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Musings on Vega-setu stotram

From: M K Sudarshan (sudarsan_at_batelco.com.bh)
Date: Tue Nov 19 1996 - 01:06:19 PST

srimathE lakshmi-nrsumha parabrahmaNe namaha
sri vedanta desika guravE namaha.

Dear bhAgavatOttamas,

Over the week-end I was browsing through some past postings and read the
most touching comments of Sriman Sadagopan and Srimathi Lakshmi N.Srinivasan
many weeks ago on our Lord YathOktakari while translating Swami Desikan's
"vega-setu stotram". I could not help being transported into a personal
reverie while musing on this most exquisite composition of Swami Desikan and
thought I may share it with you all as well.I am borrowing for this posting
of mine from Sriman Sadagopan his wonted title viz. "Musings" which he often
uses for his own similar efforts and I hope he will forgive my act of petty
larceny.

About 20 kms. east from where I live in Bahrain the land ends into a narrow
strip of the Arabian Gulf. Here across 25 kms. of shallow sea there is a
huge causeway that links Bahrain island to the great empire of Saudi Arabia.
This great bridge is a marvel indeed of modern civil architecture and was
built in 1988 and christened "King Fahd Causeway". I don't know if it is
worthy of any comparison to your own "Golden Gate" in San Francisco but all
the same this great bridge of Bahrain is an awesome sight indeed for many
tourists to the Gulf Region who come on week-ends just to witness it and
have a pleasant picnic in the surrounding gardens and boulevards.This great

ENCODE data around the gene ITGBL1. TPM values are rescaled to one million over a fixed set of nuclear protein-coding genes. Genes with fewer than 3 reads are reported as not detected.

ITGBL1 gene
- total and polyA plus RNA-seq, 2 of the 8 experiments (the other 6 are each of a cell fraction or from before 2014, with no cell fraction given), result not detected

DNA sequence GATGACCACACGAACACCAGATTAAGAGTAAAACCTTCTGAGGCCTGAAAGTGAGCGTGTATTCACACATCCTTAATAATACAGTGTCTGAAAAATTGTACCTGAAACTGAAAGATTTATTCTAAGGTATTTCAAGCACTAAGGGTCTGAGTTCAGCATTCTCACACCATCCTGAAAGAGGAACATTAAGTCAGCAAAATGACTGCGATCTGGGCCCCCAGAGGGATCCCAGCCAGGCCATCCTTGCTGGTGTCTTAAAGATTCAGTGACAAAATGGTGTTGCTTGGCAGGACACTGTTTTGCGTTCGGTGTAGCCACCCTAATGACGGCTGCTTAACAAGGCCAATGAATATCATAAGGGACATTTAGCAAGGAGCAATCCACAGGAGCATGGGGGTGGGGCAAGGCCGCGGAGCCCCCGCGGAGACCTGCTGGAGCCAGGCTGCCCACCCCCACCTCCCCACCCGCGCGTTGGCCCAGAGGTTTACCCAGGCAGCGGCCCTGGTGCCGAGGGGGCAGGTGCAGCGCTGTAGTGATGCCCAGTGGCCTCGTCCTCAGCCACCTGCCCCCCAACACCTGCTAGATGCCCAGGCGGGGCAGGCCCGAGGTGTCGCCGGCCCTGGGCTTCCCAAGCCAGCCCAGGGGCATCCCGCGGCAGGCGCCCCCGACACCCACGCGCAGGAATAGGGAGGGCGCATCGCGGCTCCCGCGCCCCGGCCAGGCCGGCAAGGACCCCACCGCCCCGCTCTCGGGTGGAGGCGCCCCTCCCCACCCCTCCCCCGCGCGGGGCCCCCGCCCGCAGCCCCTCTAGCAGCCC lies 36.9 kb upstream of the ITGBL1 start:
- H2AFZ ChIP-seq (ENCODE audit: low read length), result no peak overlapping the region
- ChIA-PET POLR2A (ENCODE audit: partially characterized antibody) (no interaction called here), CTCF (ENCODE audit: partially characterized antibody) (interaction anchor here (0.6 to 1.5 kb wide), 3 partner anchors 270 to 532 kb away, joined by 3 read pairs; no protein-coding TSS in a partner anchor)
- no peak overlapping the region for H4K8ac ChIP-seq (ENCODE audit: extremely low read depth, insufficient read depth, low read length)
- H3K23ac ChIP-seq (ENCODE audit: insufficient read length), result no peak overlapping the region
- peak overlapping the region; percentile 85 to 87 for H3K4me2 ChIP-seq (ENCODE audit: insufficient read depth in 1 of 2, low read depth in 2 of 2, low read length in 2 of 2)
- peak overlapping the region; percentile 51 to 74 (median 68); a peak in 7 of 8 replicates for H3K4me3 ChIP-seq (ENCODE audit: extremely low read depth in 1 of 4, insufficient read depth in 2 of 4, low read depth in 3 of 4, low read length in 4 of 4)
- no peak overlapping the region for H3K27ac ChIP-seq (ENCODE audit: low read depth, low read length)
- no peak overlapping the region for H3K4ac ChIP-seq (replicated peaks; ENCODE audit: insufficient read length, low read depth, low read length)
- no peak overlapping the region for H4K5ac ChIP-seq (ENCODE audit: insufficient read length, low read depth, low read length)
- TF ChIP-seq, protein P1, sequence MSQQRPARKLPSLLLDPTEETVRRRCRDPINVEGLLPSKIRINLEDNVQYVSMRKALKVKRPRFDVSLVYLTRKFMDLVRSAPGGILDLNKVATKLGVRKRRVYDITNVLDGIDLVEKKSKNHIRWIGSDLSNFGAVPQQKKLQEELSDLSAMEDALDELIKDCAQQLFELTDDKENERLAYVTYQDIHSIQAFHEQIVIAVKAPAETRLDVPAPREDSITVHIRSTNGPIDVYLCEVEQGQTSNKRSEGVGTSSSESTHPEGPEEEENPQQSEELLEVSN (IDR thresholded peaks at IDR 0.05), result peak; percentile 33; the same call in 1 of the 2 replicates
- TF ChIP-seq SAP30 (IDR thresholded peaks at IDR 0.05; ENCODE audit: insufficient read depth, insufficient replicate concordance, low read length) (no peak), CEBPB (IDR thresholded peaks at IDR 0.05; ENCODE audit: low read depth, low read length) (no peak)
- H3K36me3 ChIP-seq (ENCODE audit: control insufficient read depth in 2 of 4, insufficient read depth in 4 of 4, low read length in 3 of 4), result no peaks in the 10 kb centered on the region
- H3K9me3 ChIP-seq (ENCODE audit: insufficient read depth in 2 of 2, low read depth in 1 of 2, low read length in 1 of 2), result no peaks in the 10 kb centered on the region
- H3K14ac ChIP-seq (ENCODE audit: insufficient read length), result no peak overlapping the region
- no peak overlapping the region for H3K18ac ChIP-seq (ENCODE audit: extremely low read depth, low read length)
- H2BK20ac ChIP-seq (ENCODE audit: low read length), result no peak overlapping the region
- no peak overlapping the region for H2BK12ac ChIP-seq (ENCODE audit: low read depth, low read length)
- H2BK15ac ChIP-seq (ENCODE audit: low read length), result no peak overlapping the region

bridge is a great boon for Bahrain as it turned the emirate in 1988
immediately from a small island trading-post which Bahrain was until then
into a flourishing entrepot on the eastern seaboard for the entire
pan-Arabian provinces.The island economy has prospered since mainly because
of this great causeway.

Everytime my family and I visit King Fahd causeway I am reminded of our Lord
YathOkthakari. I often stand alone on the great towering bridge, look out
into the vast turquoise-blue expanse of sea, with the nippy desert-breeze
stinging my face, and invariably find myself muttering in the silence the
verses from Swami Desikan's "vega-setu stotram".

I cannot help wondering now how universal is the appeal of Swami Desikan
that even in this day in a strange, Muslim land far away from India, some
sights and scenes immediately evoke in my mind the wonderful imagery and
phrases he used in his hymns over 700 years ago. I am amazed too that Swami
Desikan can be enjoyed not only through the vedic idiom of his days; one
can, and must indeed, enjoy him too in the "loukika" ways of our present
times, if one only makes an effort. He was no doubt a poet of many dimensions.

It is not just accident that Swami Desikan chose a "vega-setu" i.e. a
dam-cum-bridge-cum-causeway as his subject in the subject "stotra".He chose
it because, the wonderfully percipient poet that he was, he realized its
power as a symbol,icon and image that strikes some deep chord of response in